Uh starting with… that player and going clockwise, everyone chooses a magician card. Each magician has to prefer an unchosen illusion category.
When everyone has chosen, you all get your magician’s card, your poster, a starting trick card of your choice from your magician’s preferred school of magic, and some Components to practice your tricks with, worth no more than 2 coins. If you choose all the components your starting trick requires, you get to set that trick up for free at this point… but that makes no sense to you because you don’t even know how to play the game, so forget I said anything.
Everyone also gets an identical hand of these 9 Assignment cards. You also get to choose one out of three Specialist co-workers, and depending on which Specialist you choose, you get extra stuff – extra components worth two bucks, an extra level 1 trick from any school after everyone else has chosen, or an extra Apprentice who works for free. You get one shard chipped off from the magical Trickerion stone, and a stack of trick and symbol markers in your player colour, and 10 coins. Finally, you get some Character Disks: one of them represents your magician, one represents a lackey Apprentice, and one represents whichever specialist you chose. Remember, the Assistant gets you an extra Apprentice off the top of the game.
That’s a LOT of stuff, and a lot of decisions to make off the top of the game before you even know what the heck is going on. But thank goodness: the manual comes to your rescue by describing a beginner setup, but not until you turn the page… (sarcastic laugh, muttering) a-heh heh heh you rassa-frassin’ little so-and-so…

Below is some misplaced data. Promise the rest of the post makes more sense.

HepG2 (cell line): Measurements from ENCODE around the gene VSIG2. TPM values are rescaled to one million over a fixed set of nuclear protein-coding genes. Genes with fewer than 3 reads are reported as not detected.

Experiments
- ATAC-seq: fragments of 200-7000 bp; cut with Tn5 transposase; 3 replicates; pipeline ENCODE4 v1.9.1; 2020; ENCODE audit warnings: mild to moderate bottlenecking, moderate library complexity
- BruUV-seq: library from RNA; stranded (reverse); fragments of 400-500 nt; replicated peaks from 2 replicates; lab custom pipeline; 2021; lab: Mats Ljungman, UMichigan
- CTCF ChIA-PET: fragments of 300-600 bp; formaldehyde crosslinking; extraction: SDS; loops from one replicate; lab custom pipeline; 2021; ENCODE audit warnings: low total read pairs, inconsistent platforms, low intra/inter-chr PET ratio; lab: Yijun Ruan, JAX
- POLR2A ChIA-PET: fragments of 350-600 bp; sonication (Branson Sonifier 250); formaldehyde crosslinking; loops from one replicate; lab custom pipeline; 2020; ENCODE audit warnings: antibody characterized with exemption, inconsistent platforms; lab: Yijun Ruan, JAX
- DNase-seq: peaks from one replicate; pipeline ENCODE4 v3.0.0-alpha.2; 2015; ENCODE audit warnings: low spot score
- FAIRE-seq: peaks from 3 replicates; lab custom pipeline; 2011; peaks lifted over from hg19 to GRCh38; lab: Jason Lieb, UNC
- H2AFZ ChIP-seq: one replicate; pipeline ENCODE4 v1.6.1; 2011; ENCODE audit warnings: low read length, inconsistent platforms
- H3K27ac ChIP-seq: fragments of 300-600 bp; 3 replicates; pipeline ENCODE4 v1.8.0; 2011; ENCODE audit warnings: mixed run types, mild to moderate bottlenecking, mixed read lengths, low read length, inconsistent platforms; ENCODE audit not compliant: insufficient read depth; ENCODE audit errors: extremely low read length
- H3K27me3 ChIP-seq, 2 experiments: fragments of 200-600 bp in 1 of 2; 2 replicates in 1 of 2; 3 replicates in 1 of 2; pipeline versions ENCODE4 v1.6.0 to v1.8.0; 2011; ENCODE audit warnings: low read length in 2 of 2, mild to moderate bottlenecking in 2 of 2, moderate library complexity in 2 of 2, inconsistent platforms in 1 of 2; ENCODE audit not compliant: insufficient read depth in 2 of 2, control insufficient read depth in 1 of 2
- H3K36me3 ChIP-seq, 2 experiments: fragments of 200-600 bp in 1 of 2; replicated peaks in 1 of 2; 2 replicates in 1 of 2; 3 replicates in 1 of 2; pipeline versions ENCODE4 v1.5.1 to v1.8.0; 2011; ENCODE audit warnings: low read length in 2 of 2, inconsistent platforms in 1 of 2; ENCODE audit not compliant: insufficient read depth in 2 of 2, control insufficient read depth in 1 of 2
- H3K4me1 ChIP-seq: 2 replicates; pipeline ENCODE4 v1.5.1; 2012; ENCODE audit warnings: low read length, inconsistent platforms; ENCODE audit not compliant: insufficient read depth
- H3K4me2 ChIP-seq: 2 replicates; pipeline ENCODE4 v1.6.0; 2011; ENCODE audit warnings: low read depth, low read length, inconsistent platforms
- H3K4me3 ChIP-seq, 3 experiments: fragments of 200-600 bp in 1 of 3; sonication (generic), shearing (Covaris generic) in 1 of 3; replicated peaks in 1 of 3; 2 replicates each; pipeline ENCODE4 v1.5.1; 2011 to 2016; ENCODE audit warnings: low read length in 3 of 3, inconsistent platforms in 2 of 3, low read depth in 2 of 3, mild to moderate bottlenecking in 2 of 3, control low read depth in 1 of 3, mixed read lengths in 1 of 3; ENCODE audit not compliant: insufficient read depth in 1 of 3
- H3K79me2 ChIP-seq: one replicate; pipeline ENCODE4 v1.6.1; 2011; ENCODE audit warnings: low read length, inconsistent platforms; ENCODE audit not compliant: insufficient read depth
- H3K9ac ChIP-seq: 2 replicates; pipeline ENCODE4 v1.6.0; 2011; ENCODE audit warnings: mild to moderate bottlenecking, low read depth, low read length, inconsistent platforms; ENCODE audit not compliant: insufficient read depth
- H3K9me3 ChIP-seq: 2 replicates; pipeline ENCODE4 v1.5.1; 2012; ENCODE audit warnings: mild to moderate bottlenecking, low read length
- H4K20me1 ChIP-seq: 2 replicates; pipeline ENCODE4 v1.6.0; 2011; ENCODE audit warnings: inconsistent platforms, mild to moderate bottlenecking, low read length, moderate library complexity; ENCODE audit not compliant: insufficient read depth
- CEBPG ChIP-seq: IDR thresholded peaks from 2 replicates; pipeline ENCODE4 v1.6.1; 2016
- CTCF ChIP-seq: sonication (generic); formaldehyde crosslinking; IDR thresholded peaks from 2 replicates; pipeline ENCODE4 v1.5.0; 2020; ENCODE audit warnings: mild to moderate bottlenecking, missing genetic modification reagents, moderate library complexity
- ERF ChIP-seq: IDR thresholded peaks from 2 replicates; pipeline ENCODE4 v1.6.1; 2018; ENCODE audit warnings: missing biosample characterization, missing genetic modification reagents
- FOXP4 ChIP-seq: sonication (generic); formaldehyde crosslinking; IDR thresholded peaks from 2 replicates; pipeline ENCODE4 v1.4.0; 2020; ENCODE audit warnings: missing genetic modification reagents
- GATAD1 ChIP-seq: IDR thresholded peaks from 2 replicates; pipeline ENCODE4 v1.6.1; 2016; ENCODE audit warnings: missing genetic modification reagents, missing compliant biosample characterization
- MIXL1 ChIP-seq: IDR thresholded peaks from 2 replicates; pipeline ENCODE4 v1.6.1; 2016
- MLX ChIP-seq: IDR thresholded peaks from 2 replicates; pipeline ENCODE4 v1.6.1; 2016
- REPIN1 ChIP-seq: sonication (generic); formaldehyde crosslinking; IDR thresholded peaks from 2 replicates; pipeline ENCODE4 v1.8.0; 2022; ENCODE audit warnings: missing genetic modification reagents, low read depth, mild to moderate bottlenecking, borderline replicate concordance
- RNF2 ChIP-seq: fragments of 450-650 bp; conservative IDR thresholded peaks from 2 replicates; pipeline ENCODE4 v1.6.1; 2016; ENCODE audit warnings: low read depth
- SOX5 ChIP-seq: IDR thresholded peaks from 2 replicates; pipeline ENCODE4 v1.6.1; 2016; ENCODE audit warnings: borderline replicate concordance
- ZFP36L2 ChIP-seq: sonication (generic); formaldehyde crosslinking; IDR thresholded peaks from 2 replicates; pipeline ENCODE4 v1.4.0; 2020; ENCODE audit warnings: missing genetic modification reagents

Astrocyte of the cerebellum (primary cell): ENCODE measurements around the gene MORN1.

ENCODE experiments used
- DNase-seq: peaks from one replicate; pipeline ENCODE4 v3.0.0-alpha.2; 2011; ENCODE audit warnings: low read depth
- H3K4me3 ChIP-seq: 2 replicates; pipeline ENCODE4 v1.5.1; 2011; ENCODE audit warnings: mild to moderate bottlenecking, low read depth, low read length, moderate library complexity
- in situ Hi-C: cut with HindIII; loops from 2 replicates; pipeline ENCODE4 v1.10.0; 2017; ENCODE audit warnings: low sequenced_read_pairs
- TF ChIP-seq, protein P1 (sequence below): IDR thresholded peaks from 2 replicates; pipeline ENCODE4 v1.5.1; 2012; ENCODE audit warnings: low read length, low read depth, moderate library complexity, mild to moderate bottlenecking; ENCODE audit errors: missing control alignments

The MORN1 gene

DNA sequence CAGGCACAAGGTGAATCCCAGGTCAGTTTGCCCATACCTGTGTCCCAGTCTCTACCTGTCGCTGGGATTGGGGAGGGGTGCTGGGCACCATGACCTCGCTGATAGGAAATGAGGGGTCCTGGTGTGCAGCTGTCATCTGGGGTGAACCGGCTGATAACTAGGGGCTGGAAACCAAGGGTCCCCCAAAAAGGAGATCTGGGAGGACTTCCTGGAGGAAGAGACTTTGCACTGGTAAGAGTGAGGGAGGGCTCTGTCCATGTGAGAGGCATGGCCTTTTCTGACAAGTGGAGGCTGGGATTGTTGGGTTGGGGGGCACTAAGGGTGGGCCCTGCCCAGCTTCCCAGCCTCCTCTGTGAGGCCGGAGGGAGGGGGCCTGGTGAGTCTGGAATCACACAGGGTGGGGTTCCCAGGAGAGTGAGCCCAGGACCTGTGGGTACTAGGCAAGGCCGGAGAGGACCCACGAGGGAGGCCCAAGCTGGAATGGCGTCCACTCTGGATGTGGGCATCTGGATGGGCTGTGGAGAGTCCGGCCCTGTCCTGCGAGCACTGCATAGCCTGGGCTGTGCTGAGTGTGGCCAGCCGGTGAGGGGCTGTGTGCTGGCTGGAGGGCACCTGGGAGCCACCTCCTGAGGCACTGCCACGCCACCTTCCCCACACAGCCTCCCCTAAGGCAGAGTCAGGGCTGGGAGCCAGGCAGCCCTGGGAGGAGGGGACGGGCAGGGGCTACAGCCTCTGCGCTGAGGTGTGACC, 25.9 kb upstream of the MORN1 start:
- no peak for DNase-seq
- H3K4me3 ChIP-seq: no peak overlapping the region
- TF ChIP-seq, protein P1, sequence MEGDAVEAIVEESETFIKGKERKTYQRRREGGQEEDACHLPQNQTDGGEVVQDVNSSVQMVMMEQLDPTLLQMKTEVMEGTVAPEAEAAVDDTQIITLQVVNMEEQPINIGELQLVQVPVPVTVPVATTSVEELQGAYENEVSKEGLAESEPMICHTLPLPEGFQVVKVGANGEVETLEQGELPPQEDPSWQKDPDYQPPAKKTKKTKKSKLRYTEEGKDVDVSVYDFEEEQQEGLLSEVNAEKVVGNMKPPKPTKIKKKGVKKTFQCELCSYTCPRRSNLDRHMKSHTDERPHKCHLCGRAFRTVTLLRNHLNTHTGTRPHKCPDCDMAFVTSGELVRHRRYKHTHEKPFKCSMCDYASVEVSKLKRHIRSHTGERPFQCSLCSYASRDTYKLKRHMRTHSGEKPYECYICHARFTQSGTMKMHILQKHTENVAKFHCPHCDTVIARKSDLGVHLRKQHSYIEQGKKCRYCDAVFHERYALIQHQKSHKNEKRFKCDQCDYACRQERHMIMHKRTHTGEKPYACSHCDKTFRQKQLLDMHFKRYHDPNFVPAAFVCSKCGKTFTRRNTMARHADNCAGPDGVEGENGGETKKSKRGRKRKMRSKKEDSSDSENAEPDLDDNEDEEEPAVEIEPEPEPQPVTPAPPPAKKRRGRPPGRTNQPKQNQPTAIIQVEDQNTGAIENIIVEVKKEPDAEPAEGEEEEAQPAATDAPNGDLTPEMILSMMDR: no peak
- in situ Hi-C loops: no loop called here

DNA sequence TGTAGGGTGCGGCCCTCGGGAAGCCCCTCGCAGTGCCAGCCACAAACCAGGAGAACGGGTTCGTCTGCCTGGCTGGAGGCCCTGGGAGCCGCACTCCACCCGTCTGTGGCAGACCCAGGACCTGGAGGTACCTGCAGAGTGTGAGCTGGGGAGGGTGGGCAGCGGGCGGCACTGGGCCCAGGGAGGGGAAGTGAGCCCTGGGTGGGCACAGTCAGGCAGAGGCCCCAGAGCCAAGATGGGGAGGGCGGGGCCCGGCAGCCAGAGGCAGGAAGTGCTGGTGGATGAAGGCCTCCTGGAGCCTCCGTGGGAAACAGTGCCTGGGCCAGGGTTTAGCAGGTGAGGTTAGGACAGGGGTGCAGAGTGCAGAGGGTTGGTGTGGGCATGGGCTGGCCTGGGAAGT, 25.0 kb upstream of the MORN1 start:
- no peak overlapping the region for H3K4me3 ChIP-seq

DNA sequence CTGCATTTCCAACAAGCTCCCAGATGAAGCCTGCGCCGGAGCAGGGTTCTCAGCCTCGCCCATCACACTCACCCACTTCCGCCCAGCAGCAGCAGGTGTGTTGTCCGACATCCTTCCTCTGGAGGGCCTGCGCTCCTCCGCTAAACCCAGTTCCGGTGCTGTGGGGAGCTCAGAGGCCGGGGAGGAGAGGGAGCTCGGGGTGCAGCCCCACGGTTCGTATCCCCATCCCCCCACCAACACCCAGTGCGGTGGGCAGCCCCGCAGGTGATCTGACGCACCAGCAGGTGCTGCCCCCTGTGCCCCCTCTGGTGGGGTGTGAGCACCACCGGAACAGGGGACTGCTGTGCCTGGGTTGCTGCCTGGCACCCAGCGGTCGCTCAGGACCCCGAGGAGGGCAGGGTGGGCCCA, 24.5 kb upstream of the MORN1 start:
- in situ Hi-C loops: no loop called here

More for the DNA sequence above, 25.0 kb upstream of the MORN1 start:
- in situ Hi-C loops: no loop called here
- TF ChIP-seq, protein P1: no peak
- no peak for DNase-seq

Each player has a couple of little cylinders. One of these goes on the Fame Track here in the Theatre, on the number 5. It IS possible to lose fame in this game.
Shake up the rest of the cylinders and place them randomly on these turn order spots for the first week. In a 2-player game, you only use the first and third slots. If you don’t end up first player in this lottery, you get an additional 2, 4, or 6 coins to start the game.
If you’re playing a 2 or 3-player game, be sure to knock out some of the spots to make for a more competitive game.
Super! Have we started the game yet? No? Okay! How ’bout we do that?
Each of the five rounds represents one week. At the beginning of every week, roll these six dice and place them on the square spaces up here.
If this is the second week or beyond, rearrange yourselves on the Initiative Order track so that the player with the fewest Fame points is at the top, and so on down the line until the player with the most Fame points is at the bottom. (gremlin) If there’s a tie anywhere, reverse the order of the tied players on the Initiative Track so that whoever was higher on the turn order track last week gets a lower placement this week.